It was fucking broken. You turn it on and the screen says 'remove lens cap', even when the lens cap is off. I messed with it for almost an hour and couldn't fix it. It's obviously been dropped or had something spilled on it and the motor that controls the lens is busted. My $850 camera is a fucking paperweight.

Now, here's the part that really takes the fucking cake. The camera is just a thing. It was a very expensive thing and meant almost as much to me as my guitar did before that was stolen…so when I realized it was beyond repair, I took a little comfort in knowing that at the very least I had my pictures back.

So I took out the memory card, put it into the card reader in the front of my computer…

Every…single…fucking…one of my pictures had been deleted, and in their place were about 70+ pictures of my stepson, his girlfriend and a bunch of fucking people I don't know.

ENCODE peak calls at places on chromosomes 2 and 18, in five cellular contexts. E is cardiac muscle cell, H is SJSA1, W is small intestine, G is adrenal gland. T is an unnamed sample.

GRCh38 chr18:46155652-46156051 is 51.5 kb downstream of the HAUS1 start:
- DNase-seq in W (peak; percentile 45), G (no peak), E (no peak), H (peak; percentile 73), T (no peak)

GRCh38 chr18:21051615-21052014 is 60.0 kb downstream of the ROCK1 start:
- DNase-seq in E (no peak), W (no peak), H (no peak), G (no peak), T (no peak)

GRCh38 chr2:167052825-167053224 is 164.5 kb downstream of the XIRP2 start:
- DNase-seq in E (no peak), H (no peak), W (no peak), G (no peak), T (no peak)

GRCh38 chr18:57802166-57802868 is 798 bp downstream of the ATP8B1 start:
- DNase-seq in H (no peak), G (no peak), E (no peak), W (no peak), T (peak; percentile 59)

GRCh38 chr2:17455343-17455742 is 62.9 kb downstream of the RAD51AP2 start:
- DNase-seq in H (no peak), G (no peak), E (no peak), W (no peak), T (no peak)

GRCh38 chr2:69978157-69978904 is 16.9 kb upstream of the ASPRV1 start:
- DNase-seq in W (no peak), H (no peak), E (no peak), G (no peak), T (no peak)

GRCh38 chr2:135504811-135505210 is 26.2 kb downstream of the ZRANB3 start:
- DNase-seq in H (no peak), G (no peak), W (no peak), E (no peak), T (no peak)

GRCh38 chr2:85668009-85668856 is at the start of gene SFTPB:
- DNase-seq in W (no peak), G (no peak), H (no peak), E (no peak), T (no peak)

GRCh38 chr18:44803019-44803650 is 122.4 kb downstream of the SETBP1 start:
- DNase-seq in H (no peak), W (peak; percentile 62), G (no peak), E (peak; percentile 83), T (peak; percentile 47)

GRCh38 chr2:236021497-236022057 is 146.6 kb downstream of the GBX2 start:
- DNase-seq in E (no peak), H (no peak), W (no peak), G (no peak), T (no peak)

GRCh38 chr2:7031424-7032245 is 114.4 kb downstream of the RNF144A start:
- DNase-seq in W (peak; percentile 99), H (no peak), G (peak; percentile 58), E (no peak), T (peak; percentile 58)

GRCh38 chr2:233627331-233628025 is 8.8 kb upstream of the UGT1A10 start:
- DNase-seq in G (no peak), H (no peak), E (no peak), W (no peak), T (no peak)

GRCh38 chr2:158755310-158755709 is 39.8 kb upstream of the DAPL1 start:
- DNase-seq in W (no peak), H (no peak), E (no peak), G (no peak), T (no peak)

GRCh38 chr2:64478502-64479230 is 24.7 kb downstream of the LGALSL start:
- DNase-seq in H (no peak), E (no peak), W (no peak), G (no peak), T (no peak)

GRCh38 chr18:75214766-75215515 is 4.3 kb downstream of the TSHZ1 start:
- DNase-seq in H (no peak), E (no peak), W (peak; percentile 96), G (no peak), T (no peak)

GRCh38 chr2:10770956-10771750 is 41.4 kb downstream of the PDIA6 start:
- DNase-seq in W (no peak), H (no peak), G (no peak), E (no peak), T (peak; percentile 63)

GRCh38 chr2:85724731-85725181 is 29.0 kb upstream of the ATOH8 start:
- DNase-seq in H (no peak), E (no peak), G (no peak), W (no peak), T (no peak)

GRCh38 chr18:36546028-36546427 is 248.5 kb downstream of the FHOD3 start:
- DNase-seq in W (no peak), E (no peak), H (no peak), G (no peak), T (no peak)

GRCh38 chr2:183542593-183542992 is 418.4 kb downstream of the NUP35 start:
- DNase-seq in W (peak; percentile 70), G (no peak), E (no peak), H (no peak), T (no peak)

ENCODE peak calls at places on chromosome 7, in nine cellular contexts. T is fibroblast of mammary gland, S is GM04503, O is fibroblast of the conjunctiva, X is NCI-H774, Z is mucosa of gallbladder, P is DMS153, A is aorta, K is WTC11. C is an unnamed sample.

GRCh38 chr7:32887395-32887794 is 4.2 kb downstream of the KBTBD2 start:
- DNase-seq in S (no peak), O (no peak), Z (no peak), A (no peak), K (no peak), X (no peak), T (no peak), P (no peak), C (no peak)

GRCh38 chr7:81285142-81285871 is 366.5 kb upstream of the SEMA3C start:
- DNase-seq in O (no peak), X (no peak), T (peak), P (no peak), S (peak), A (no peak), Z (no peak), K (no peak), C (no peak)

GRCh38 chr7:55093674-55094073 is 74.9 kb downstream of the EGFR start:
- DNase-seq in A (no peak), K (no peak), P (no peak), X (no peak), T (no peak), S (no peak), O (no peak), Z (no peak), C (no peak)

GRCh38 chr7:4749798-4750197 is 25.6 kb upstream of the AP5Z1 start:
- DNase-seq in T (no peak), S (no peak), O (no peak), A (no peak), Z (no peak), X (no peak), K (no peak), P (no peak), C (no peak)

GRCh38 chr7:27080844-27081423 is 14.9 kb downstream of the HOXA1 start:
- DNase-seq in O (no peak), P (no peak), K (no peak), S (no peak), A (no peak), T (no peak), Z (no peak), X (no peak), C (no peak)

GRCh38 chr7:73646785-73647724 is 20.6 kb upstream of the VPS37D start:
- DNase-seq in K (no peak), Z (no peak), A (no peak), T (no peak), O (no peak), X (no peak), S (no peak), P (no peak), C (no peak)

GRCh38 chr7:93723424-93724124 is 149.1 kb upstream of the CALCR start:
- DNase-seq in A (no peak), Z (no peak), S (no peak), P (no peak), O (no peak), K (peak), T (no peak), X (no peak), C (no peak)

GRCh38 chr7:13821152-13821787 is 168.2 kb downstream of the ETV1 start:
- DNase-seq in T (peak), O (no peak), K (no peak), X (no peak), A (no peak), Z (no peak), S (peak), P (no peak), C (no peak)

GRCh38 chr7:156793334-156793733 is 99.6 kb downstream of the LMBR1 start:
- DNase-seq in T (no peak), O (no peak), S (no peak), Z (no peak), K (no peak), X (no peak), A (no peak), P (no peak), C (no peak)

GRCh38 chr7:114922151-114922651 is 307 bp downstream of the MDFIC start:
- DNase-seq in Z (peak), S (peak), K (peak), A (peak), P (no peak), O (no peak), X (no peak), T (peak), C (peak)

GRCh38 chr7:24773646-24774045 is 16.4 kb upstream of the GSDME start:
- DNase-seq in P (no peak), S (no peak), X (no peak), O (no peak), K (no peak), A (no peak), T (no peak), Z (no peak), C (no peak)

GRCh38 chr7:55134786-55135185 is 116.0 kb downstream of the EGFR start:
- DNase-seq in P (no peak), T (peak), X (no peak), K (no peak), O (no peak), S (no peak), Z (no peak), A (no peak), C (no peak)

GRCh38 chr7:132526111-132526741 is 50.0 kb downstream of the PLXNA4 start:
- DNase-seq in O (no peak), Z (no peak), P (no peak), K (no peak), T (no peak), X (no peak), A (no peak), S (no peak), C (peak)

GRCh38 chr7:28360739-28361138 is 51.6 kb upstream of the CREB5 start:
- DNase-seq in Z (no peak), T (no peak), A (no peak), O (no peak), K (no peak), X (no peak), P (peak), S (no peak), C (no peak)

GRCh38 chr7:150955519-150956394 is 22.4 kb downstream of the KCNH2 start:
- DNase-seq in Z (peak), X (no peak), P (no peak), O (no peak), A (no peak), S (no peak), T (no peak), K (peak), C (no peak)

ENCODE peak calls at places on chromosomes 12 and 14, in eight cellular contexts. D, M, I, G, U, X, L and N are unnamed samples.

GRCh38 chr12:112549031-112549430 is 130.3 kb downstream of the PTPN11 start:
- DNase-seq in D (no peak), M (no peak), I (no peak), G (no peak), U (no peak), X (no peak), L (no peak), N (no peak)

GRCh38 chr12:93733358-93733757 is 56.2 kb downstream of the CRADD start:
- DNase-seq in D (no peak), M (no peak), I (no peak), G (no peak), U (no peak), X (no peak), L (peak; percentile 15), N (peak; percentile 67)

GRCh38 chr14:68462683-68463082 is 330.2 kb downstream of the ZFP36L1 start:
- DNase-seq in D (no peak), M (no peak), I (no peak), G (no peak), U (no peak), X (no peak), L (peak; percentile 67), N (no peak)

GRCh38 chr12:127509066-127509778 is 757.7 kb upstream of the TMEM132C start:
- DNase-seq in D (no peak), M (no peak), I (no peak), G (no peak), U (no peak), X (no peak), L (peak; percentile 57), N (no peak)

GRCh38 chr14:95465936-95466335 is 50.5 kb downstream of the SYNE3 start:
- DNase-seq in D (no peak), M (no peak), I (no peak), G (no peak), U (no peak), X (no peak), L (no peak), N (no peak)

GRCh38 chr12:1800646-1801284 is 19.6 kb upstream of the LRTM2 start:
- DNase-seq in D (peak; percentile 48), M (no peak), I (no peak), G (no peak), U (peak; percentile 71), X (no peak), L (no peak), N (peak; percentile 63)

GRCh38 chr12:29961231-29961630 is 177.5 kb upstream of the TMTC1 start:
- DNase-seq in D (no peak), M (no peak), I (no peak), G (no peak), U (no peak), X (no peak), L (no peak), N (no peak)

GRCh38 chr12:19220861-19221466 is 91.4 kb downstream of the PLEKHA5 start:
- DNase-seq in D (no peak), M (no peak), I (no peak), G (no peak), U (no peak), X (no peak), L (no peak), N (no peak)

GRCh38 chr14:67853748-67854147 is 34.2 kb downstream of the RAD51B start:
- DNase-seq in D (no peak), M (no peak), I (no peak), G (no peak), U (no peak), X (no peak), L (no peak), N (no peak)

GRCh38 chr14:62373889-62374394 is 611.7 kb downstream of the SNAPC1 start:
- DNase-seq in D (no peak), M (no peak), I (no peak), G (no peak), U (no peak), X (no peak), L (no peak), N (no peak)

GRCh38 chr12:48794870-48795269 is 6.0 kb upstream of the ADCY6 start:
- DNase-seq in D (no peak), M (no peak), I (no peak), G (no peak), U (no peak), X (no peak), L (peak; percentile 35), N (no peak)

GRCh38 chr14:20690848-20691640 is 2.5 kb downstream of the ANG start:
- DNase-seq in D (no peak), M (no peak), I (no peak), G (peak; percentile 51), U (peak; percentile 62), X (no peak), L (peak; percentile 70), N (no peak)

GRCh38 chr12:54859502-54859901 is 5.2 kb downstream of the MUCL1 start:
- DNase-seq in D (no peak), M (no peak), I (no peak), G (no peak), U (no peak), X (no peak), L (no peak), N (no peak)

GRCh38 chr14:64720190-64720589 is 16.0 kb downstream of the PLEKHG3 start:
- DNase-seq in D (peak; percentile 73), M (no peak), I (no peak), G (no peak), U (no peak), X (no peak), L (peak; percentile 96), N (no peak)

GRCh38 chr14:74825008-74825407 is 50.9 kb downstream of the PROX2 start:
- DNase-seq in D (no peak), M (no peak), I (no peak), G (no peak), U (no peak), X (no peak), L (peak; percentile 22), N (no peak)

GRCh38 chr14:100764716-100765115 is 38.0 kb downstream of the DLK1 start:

So, I was pissed when I just thought it had been stolen. Instead, it turns out that upon discovering they had it, they figured the best course of action wasn't to return it, but to wipe the memory card, take a bunch of fucking pictures and generally treat it badly enough to break it.

Now, I just might be being weird here, but if I accidentally picked up someone's $850 camera and took it to a strangers house with me, when I discovered I had it, I'd do one of two things: Take it straight back, or put it in a safe place until I could return it or its rightful owner could come and get it.

What I wouldn't do is wipe the memory card, use it to take pictures of a family party, and then return it with a broken lens motor without so much as a sorry.